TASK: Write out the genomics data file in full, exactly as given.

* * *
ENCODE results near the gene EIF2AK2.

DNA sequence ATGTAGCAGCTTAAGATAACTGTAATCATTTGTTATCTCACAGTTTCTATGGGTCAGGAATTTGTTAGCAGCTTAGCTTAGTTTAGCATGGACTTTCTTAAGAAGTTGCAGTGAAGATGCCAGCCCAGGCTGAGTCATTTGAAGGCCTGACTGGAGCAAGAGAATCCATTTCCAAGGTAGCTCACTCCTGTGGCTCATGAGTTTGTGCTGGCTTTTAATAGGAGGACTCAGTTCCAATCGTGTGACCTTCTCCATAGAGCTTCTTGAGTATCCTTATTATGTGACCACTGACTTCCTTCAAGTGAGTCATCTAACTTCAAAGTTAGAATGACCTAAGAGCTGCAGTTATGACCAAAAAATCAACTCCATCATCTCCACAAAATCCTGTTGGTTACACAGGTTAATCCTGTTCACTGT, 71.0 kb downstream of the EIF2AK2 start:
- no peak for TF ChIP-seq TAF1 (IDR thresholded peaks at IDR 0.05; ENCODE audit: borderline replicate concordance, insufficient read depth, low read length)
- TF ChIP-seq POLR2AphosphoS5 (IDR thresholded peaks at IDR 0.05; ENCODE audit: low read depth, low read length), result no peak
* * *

ENCODE results near the gene EIF2AK2.

DNA sequence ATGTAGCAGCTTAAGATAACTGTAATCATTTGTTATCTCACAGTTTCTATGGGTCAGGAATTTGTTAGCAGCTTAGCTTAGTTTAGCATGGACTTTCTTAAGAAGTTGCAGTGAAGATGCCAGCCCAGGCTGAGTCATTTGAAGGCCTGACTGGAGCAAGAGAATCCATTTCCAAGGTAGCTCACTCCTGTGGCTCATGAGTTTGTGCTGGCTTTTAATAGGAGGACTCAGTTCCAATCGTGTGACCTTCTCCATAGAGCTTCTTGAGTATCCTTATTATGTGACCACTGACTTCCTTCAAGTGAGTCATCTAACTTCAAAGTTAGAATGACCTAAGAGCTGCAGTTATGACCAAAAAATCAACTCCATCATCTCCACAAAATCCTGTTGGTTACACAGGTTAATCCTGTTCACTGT, 71.0 kb downstream of the EIF2AK2 start:
- no peak for TF ChIP-seq TAF1 (IDR thresholded peaks at IDR 0.05; ENCODE audit: borderline replicate concordance, insufficient read depth, low read length)
- TF ChIP-seq POLR2AphosphoS5 (IDR thresholded peaks at IDR 0.05; ENCODE audit: low read depth, low read length), result no peak